EDINBURGH, Scotland – EDINBURGH, Scotland (AP) — Scottish scientists are investigating the mysterious deaths of seals found with horrific corkscrew injuries the length of their bodies, officials said Friday.
Over the past nine months, about 30 badly mutilated gray and common harbor seals have washed up on Britain's east coast, ranging from Scotland in the north to Norfolk in the south.
The mammals were found with a smooth-edged cut, starting from the head and spiraling around their bodies down to their abdomens in a single sweep.
Autopsies failed to reveal a cause of the injuries, and scientists from the Sea Mammal Research Unit at St. Andrews University in Scotland are now coordinating the investigation on behalf of the Scottish government, the Royal Society for the Protection of Animals and the National Trust.
"We cannot rule out that this has been caused by a predator, but given the injuries we have seen, our best guess at the moment is that it was caused by some sort of ducted propeller," said Dave Thompson, a senior research scientist at the St. Andrews unit.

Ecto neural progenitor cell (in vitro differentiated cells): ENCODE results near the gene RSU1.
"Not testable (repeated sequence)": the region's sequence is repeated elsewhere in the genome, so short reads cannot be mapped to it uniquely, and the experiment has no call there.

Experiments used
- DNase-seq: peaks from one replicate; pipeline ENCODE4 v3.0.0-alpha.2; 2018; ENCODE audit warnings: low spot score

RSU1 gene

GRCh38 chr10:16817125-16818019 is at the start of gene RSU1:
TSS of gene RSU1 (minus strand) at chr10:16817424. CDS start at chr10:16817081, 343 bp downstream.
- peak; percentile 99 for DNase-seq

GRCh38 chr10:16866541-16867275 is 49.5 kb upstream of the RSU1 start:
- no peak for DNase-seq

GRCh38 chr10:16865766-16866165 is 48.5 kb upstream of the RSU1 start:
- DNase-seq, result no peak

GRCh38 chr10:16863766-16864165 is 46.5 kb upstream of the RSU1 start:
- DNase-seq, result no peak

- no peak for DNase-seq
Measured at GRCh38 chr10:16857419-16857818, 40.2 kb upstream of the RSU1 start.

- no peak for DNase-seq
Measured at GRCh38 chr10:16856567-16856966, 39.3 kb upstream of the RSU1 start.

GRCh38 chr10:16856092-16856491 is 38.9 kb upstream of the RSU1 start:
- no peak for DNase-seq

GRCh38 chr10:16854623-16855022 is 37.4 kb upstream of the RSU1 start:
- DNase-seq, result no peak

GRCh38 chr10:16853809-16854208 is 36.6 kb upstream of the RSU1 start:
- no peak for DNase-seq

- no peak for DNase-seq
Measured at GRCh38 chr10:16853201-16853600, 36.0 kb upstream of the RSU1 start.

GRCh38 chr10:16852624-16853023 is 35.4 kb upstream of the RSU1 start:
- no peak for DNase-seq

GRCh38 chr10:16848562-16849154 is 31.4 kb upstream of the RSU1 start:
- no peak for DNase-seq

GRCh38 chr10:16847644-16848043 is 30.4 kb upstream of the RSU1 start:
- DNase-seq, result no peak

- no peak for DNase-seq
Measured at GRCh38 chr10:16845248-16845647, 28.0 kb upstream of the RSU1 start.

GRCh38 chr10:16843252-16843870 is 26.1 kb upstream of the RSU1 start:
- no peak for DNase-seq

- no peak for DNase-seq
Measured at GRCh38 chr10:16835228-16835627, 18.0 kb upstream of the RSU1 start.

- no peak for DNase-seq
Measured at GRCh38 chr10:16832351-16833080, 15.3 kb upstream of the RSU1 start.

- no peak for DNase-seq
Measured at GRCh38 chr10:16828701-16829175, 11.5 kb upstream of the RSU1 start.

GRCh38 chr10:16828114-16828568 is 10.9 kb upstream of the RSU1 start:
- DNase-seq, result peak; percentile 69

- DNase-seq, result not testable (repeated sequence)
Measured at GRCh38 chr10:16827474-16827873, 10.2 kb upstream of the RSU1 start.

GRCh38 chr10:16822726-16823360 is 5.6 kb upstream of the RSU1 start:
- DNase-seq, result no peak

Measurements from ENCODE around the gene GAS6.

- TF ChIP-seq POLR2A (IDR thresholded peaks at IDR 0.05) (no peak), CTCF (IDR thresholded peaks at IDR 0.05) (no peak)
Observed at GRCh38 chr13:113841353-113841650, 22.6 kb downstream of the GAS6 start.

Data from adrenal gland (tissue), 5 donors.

"It is unlikely to be a ship's propeller, because that leaves a different and distinctive form of injury. We believe it might be happening in a confined device," he said. "What is strange is that the seals appear to be entering the device head first. We don't know why this is at the moment."
In the last two months, seven mutilated seals were found in St. Andrews Bay and the Firth of Forth estuary near Edinburgh. About 20 carcasses have washed up on the Norfolk coast, an area about 130 miles (210 kilometers) northeast of London.
The mammal research unit said the populations of common or harbor seals and gray seals in Scotland has been in decline. A 2008 Scottish government report estimated there are about 164,000 gray seals and 20,000 common seals off the shore of Scotland.
It has asked the public to report any sightings of mutilated seals washed ashore.
"It is critical that we establish the cause of these strange seal deaths and do all we can to protect our seal populations, particularly as numbers have reduced in recent years," Scotland's environment secretary Richard Lochhead said in a statement.
A number of similarly mutilated seal carcasses have been found off the Atlantic coast of Canada, but scientists there believe the injuries may have been caused by sharks.